The results from an international 1005 patient strong FAME (Fractional flow reserve (FFR) vs. Angiography in Multivessel Evaluation) study were published in last week’s issue of the New England Journal of Medicine. The goal of the trial was to assess whether intracoronary pressure measurement during coronary cath, i.e. FFR that looks at the pressure drop across the stenotic coronary artery, improves long term outcomes. The investigators from six countries randomized patients with multivessel coronary artery disease to undergo percutaneous coronary intervention (PCI) with implantation of drug-eluting stents guided by angiography alone or guided by FFR measurements in addition to angiography. The study used St. Jude Medical PressureWire® Certus guidewire. The investigators found that the risk of a patient dying or having an MI was reduced by approximately 35 percent when FFR measurement was done.
We are not surprised with these results. Until now, coronary angiography has been an imaging modality lacking the functional (physiologic) component. With this study, PCI is posed to become a functional modality, based on solid measurements, and not just on appearances of dye flows across stenotic lesions.
From the study abstract:
Methods In 20 medical centers in the United States and Europe, we randomly assigned 1005 patients with multivessel coronary artery disease to undergo PCI with implantation of drug-eluting stents guided by angiography alone or guided by FFR measurements in addition to angiography. Before randomization, lesions requiring PCI were identified on the basis of their angiographic appearance. Patients assigned to angiography-guided PCI underwent stenting of all indicated lesions, whereas those assigned to FFR-guided PCI underwent stenting of indicated lesions only if the FFR was 0.80 or less. The primary end point was the rate of death, nonfatal myocardial infarction, and repeat revascularization at 1 year.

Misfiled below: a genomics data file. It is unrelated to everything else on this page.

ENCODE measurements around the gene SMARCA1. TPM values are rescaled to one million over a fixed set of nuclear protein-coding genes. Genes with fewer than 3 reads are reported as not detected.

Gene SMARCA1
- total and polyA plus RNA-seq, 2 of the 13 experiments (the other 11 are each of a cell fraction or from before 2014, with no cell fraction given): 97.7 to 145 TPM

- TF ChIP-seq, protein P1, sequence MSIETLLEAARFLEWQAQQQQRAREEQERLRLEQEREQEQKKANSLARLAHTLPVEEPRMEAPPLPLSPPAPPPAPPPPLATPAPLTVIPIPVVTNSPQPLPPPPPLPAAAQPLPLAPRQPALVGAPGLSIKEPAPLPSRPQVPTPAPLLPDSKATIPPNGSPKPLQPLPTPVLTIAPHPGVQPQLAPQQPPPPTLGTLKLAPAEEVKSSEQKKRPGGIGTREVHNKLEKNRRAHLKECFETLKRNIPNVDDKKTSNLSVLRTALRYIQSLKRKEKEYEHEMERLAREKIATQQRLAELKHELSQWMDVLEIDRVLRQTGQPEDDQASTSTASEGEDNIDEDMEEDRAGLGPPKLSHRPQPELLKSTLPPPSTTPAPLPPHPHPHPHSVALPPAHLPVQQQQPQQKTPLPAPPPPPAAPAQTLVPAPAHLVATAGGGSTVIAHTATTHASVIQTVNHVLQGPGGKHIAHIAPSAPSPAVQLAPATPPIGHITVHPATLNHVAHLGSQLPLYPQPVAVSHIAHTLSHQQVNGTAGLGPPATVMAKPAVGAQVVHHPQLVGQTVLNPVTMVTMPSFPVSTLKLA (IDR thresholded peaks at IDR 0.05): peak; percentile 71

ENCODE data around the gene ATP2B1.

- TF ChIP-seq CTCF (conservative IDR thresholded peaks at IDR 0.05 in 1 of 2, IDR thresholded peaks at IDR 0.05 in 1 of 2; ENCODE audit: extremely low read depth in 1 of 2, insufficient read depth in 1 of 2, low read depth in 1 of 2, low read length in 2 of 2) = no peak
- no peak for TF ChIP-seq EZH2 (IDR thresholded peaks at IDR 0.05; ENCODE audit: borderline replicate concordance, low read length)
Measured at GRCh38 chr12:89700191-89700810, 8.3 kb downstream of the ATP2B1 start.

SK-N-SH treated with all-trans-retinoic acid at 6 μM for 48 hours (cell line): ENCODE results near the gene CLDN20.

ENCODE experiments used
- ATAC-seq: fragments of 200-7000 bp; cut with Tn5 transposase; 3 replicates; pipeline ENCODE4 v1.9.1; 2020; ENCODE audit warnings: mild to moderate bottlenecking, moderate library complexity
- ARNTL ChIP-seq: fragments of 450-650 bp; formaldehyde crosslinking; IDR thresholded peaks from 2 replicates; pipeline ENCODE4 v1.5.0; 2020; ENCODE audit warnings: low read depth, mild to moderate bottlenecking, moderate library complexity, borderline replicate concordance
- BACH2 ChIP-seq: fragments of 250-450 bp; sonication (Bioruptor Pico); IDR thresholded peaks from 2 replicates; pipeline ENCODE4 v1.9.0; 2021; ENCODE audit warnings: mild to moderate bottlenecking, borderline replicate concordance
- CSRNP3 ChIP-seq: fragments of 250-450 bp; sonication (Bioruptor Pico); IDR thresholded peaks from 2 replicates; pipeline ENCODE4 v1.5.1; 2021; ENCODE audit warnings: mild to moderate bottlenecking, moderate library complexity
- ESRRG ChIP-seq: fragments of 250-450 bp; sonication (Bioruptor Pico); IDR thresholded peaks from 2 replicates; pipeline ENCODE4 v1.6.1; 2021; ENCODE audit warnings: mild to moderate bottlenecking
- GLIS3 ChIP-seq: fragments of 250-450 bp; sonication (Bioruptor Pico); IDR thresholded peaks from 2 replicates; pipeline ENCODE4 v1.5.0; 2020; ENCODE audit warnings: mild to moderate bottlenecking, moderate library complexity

Results The mean (±SD) number of indicated lesions per patient was 2.7±0.9 in the angiography group and 2.8±1.0 in the FFR group (P=0.34). The number of stents used per patient was 2.7±1.2 and 1.9±1.3, respectively (P<0.001). The 1-year event rate was 18.3% (91 patients) in the angiography group and 13.2% (67 patients) in the FFR group (P=0.02). Seventy-eight percent of the patients in the angiography group were free from angina at 1 year, as compared with 81% of patients in the FFR group (P=0.20).
Conclusions Routine measurement of FFR in patients with multivessel coronary artery disease who are undergoing PCI with drug-eluting stents significantly reduces the rate of the composite end point of death, nonfatal myocardial infarction, and repeat revascularization at 1 year.
Abstract in New England Journal of Medicine…
Statement from St. Jude: FAME Study Published in New England Journal of Medicine
Product page: PressureWire® Certus…
PressureWire® Certus product brochure (.pdf)…